Background: The use of opioids as analgesics is becoming increasingly widespread, which may have repercussions in patients with urticaria or asthma, as these agents frequently cause adverse reactions.
Material and methods: We present three patients who developed allergic reactions after receiving codeine: two patients who developed acute urticaria, and a third asthmatic patient receiving specific immunotherapy who developed bronchospasm. Skin prick-testing (SPT) and intradermal reaction (IDR) tests with various opioids were performed, followed by controlled oral challenge. Prick tests and IDR were also carried out in 20 controls.
Results: Similar SPT and IDR results were recorded in the three patients and in the controls. In the case of controlled oral challenge with codeine, patient 1 suffered bronchospasm, while patient 2 developed generalized urticaria. The test was not performed in the third patient. All of the patients tolerated tramadol 50 mg without problems. We advised the use of tramadol as analgesic and fentanyl or remifentanil as anesthetics.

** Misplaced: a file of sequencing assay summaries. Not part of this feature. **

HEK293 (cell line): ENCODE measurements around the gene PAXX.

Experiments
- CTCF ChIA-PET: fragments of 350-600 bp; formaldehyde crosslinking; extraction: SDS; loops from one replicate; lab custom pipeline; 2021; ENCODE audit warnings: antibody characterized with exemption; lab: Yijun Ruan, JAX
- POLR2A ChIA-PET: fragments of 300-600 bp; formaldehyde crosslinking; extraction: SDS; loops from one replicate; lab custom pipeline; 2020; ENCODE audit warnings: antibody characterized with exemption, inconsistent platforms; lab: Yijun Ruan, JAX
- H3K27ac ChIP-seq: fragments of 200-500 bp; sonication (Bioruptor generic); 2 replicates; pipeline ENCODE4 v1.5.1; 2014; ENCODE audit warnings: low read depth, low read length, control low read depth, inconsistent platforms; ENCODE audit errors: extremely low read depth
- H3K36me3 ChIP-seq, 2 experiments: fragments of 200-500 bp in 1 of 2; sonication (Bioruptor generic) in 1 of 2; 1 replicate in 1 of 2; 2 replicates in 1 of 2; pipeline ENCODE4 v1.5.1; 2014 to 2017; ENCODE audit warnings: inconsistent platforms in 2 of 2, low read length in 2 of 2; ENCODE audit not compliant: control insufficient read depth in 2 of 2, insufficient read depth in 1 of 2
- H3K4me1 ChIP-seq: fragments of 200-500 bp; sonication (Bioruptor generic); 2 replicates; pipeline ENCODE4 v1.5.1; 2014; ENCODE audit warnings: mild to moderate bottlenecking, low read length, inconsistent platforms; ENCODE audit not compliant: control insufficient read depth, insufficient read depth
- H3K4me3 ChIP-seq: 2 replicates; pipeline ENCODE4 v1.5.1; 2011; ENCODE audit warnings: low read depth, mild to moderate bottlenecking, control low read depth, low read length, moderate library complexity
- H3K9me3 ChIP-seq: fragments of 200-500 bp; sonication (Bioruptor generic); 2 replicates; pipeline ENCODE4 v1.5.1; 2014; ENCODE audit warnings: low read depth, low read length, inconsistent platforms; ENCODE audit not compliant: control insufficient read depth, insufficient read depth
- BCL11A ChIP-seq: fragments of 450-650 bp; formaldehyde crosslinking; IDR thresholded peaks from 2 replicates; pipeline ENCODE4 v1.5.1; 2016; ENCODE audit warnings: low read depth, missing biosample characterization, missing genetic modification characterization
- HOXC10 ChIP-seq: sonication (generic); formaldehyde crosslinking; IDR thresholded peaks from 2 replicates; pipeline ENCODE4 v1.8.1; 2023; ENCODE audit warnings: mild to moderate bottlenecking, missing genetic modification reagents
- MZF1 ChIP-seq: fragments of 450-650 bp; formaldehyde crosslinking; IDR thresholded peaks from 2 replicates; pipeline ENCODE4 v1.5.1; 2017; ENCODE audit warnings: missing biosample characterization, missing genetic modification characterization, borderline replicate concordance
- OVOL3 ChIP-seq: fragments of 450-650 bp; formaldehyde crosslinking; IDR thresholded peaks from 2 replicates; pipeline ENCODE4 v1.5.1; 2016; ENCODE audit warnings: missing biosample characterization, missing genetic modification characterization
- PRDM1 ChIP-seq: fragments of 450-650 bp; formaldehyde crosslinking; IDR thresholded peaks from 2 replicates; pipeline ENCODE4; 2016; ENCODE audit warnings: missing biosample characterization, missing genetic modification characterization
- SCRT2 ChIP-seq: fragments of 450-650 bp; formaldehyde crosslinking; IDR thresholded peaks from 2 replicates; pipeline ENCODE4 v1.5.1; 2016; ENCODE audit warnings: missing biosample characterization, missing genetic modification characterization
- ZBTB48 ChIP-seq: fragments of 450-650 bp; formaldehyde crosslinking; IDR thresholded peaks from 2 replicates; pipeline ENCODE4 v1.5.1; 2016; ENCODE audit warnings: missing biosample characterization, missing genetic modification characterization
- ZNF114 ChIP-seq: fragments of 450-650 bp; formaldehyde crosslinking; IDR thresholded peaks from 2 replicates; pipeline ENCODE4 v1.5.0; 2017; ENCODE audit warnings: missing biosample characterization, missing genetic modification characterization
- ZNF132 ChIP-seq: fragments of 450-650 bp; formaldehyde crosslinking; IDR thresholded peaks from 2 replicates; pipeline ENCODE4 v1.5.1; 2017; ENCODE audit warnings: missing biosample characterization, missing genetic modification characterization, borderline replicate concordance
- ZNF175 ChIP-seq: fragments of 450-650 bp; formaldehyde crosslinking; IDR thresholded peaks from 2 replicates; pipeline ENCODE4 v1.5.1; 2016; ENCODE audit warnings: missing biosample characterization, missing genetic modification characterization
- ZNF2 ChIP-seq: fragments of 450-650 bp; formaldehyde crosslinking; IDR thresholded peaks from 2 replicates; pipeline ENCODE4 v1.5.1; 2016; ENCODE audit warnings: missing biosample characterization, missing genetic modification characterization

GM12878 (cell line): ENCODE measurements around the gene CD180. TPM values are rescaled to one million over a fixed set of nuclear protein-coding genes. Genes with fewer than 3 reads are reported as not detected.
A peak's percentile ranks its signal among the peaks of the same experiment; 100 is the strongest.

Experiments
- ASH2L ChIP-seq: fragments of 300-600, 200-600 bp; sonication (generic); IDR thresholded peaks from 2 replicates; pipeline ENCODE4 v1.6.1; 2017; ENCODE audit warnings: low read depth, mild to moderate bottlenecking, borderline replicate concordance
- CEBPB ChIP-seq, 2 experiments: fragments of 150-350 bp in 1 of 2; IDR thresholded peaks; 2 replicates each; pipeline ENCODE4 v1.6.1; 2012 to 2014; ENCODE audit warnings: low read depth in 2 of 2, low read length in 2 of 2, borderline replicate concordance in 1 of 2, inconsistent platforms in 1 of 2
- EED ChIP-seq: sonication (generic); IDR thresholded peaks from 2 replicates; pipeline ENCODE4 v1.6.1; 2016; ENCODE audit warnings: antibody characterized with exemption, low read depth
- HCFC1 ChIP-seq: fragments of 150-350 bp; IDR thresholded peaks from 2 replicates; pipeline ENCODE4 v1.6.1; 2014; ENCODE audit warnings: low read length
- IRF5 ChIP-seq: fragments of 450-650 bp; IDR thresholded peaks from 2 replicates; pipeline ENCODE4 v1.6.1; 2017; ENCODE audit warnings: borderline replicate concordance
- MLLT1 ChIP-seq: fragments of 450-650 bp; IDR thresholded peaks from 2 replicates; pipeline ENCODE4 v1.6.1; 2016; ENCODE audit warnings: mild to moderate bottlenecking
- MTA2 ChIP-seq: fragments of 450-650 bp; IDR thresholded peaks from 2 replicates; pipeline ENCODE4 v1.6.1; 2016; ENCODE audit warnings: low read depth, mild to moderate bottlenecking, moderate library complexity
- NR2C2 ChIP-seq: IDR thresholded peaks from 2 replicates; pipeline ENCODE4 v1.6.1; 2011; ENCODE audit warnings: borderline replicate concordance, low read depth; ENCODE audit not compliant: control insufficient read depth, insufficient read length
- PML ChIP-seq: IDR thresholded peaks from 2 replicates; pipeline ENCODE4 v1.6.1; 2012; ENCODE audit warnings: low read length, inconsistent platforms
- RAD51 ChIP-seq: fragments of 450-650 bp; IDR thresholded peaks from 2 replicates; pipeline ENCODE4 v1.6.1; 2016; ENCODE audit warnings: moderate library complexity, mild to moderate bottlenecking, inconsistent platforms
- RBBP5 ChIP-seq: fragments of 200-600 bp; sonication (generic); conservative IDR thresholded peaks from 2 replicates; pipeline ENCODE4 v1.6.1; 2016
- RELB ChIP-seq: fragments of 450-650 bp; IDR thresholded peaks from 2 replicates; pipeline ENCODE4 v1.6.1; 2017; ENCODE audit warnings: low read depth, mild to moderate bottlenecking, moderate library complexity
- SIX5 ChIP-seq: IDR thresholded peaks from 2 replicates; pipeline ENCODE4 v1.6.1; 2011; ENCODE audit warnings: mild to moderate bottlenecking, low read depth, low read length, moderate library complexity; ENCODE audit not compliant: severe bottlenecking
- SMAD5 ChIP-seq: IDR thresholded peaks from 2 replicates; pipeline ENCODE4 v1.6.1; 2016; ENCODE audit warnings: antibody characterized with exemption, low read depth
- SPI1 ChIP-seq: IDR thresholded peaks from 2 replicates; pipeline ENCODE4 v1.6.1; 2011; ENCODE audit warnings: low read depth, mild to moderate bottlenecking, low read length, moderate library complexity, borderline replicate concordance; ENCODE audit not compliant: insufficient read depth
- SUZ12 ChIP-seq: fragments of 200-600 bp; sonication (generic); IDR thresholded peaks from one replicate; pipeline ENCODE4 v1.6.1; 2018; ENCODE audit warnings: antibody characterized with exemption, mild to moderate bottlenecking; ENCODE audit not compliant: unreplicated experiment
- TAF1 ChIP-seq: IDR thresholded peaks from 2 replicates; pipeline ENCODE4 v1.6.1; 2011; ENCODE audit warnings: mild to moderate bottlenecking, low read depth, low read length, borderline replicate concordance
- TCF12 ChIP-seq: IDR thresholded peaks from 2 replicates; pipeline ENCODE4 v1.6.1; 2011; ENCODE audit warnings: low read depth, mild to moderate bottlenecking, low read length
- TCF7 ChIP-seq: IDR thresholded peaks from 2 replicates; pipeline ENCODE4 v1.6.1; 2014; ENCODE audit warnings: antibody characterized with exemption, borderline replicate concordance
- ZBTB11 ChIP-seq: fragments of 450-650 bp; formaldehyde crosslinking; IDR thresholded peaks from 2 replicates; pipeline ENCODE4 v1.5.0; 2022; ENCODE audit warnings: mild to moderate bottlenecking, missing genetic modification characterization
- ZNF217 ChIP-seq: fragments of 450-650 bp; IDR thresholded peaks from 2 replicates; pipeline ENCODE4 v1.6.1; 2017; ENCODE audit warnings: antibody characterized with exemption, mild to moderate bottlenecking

Discussion: In these types of manifestation, the pharmacological properties of the opioids used are highly important, particularly as regards their histamine-releasing potential. Codeine, morphine and pethidine present the greatest histamine-releasing capacity, while tramadol, fentanyl and remifentanil do not release histamine and their use is thus recommended in pulmonary disease requiring opioid administration. Cutaneous symptoms are more frequently caused by opioids than by respiratory symptoms, since these drugs act on the MTC mast cell population, which is more prevalent in the skin than in the lungs. Some of this action is inhibited by naloxone.
Conclusions: In most patients, these reactions are not IgE-mediated. Consequently, SPT and IDR are of little diagnostic value, and controlled oral challenging with the suspect drug or with one of the non-histamine releasing agents should be used. The patch test is useful in occupational contact dermatitis.